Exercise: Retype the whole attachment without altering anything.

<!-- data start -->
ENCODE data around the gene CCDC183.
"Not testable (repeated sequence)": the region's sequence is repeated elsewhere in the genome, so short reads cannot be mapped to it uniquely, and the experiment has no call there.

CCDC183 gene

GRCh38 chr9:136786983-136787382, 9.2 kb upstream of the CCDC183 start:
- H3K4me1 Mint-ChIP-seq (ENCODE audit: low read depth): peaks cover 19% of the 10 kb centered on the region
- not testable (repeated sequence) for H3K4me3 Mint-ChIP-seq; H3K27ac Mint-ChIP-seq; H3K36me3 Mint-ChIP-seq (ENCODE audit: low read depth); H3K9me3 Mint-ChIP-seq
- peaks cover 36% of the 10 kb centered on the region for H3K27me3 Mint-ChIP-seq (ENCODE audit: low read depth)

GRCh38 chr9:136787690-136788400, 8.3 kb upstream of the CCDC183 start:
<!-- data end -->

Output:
ENCODE data around the gene CCDC183.
"Not testable (repeated sequence)": the region's sequence is repeated elsewhere in the genome, so short reads cannot be mapped to it uniquely, and the experiment has no call there.

CCDC183 gene

GRCh38 chr9:136786983-136787382, 9.2 kb upstream of the CCDC183 start:
- H3K4me1 Mint-ChIP-seq (ENCODE audit: low read depth): peaks cover 19% of the 10 kb centered on the region
- not testable (repeated sequence) for H3K4me3 Mint-ChIP-seq; H3K27ac Mint-ChIP-seq; H3K36me3 Mint-ChIP-seq (ENCODE audit: low read depth); H3K9me3 Mint-ChIP-seq
- peaks cover 36% of the 10 kb centered on the region for H3K27me3 Mint-ChIP-seq (ENCODE audit: low read depth)

GRCh38 chr9:136787690-136788400, 8.3 kb upstream of the CCDC183 start: